Back in the day, and in an age when Commodore Amiga and Atari ST computers reigned supreme, there was a little football game that made you think that you too could be just as good as footballing legend John Barnes. Indeed, so popular was the computer game, that it made its creator – Dino Dini – a veritable icon and gaming star overnight. And with no other decent competitor on the market, so strong was the game’s pull on its intended audience, that come home time, it would often send kids into a competitive frenzy after they’d congregate round each others houses with their ‘QuickShot 2 Turbo’ joysticks in hand.
That game, ladies and gentlemen, was none other than the inimitable Kick Off 2. A computer game so ahead of its time that even after its release in 1990, and even in the face of later competition (such as Sensible Soccer, PES and FIFA), it still manages to enrapture a captive audience even today. Gamers regularly hold international tournaments, while the Kick Off Association fan community relentlessly works with modders and enthusiasts everywhere to ensure that later gaming generations are also able to appreciate and experience the seminal game that is Kick Off 2.
But alas, all good things must soon come to pass. For once the videogames industry started making greater inroads in commercial acceptance during the era of Sony’s Playstation, the resultant spiralling increase in production budgets soon led to their own set of problems, with the result being a burgeoning increase in development team size. No longer was there an emphasis on the lone developer being the star. Instead however, the lone one-man development unit soon found itself being pushed aside and marginalised in the face of big business and teams spanning hundreds of faceless personnel. In short, the industry had changed, and stars like Dino Dini could choose to either take the heat or get out of the kitchen.
Many lone developers chose (or were forced) to leave the industry that they’d helped to create. Unable to acclimatise themselves to the signalling winds of change. And with the games industry’s period of infancy giving way to a more mature and regimented approach when dealing with risk averse projects, many developers soon found themselves in an increasingly alien environment that was at odds with their own DIY indie ethic.
Dino Dini chose to ride the winds for as long as he could – developing games like GOAL! in the process. But even he soon discovered that his own efforts were no longer a match against the hired army of developers whose sole purpose was to release yearly updates to either FIFA or PES – both of which were heavily supported franchises by multi-million dollar corporations. And with his very own Total Control Football game failing to receive publishing support in a market increasingly dominated by the twin threat of Konami and EA, it was all too apparent that this was a game that Dino could no longer compete in, no matter how hard he tried.
Now, and with IOS and Android devices once again enabling lone one-man developer units to flourish and take hold, Dino Dini presently finds himself biding his time as a lecturer in game programming. And although Dino Dini no longer finds himself in the games industry (per se) as an active participant, as the “Player Manger” for tomorrow’s stars, his role isn’t of any less importance. For Dino patiently watches from the sidelines, and waits to see what tactics the opposition are looking to play. All the time, taking the time to train and develop the fledgling developers of tomorrow. All the time, waiting for his moment to strike.
Enjoy the interview.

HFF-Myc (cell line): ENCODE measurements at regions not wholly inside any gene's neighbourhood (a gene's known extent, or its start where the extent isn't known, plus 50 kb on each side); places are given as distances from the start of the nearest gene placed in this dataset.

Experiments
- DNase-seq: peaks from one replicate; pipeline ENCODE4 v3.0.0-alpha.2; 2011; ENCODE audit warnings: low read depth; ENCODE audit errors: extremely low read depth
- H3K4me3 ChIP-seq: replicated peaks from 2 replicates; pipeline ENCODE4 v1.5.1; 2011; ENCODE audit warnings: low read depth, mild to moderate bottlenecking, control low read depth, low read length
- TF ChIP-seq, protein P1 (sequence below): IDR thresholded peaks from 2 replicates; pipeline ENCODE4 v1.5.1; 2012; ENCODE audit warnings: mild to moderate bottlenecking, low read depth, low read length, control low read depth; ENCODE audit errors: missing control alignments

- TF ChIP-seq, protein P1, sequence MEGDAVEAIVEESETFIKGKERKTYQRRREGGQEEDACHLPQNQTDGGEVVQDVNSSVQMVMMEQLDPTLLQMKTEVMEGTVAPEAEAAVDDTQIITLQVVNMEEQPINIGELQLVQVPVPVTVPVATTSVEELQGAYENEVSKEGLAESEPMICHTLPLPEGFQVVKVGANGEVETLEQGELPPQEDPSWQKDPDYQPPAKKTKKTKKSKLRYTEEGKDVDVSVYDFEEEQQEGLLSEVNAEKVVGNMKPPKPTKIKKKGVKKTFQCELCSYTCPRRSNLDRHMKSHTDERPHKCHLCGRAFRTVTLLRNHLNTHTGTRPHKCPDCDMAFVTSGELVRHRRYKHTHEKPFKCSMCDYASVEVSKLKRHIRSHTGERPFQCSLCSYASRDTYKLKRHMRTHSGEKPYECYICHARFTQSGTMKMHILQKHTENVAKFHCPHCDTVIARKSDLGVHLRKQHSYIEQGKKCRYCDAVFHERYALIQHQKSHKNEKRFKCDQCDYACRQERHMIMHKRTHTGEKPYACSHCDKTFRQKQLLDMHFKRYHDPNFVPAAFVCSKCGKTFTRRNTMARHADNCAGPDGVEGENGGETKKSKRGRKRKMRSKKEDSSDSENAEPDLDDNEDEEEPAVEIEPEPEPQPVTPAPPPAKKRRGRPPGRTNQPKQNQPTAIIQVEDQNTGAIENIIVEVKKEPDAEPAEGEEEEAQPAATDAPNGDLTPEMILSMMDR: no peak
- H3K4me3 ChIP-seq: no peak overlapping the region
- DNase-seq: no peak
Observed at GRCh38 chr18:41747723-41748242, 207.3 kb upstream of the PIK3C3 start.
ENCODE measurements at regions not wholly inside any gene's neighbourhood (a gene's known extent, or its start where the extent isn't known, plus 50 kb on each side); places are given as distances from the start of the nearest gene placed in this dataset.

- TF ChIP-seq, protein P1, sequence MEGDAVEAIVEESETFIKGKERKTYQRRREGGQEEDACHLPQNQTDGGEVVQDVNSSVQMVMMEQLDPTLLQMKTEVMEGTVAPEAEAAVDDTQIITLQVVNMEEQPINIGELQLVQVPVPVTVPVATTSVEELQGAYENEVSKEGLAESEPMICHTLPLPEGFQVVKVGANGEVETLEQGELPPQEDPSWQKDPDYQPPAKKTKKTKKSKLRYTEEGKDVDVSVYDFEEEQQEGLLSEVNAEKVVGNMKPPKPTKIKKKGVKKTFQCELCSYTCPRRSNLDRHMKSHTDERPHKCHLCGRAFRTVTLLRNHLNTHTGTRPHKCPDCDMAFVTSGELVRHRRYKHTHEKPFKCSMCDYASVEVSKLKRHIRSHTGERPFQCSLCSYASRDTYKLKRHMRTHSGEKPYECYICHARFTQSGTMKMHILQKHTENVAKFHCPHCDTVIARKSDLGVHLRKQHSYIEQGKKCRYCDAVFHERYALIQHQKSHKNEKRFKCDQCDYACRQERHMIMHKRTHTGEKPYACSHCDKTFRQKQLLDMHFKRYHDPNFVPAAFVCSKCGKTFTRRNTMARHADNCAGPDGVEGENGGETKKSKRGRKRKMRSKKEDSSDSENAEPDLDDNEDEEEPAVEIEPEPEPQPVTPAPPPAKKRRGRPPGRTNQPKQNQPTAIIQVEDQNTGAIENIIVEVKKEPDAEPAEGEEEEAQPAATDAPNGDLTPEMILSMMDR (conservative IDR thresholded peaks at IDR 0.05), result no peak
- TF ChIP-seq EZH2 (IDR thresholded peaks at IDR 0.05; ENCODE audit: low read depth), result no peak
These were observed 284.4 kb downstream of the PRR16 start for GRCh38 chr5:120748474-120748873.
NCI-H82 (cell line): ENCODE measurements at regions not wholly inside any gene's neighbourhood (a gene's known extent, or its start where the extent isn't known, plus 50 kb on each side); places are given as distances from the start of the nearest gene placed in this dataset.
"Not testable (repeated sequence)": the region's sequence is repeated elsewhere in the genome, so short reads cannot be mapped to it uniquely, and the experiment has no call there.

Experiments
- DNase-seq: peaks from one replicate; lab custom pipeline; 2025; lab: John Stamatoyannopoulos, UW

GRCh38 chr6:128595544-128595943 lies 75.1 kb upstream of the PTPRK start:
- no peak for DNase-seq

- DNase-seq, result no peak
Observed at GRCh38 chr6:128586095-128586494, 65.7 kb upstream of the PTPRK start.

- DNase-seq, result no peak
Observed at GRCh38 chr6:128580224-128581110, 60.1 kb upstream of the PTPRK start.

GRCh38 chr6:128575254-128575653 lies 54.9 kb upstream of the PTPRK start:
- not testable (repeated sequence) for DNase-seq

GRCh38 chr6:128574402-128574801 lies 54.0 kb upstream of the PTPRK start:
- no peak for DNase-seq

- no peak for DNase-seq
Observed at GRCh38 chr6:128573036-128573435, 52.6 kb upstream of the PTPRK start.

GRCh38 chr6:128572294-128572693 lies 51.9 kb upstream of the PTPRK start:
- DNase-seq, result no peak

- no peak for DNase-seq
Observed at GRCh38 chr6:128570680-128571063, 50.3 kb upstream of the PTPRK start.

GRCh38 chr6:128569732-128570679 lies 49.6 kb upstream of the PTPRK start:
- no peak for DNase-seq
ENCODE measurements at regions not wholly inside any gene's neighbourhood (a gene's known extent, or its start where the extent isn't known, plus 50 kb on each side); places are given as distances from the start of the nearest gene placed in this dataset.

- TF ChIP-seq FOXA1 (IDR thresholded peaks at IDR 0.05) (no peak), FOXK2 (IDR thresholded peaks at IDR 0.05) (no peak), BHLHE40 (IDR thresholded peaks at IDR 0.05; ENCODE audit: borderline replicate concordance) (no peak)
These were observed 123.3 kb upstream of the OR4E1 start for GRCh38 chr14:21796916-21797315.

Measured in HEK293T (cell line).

As the “godfather of the soccer game genre”, how do you think football games (such as FIFA and PES) have evolved over recent times, and what do you think are the biggest differences are between football games of the early 1990’s and those of the current generation?
I can only comment on the traditional difference between my approach and that of others. My games have always been skill based, so that there can be a very wide range of skills between players. Modern football games seem to have been more focused on creating the illusion of skill, and there being very little difference in skill level between players. But this is just my personal view.
When developing the very first Kick Off, did you ever think the game would do as well as it did once it was released, and what sort of expectations and pressures did its success place upon you when you were considering its sequel – Kick Off 2?
I believed in what I was doing, but of course I had no idea of what was to come. With the sequel, I wanted to make sure that I did not spoil the game. Audiences can be fickle.
On your personal blog, you describe your inability in being able to handle the success that was thrust upon you at such a young age. Knowing what you know now, and if you could go back in time and be a mentor to your younger self, what advice would you give to the 25 year old Dino Dini?
To ignore everyone’s opinions and trust my guts.
At the time of its release in 1990, Kick Off 2 was widely regarded as being the best football game on the market. However, and with the release of Sensible Soccer two years later, many players ended up jumping ship and siding with Jon Hare’s game. Why do you think Kick Off 2 lost its crown to (the arguably more popular) Sensible Soccer, and with the benefit of hindsight, what lessons (if any) do you think you were able to learn from Sensible Soccer‘s release?
Considering that many industry legends have often collaborated together, have you ever considered hooking up with Jon Hare and working with him in a professional capacity? If so, what kind of game would you like to make?
Why did you attempt to distance yourself from the SNES version of Dino Dini’s Soccer (which was the console conversion of GOAL!)?
There were two console versions of GOAL!, I created the Megadrive version, and another company did the SNES version. They could not be bothered to work with my source code, so decided to rewrite the entire game from scratch. I did not like the result.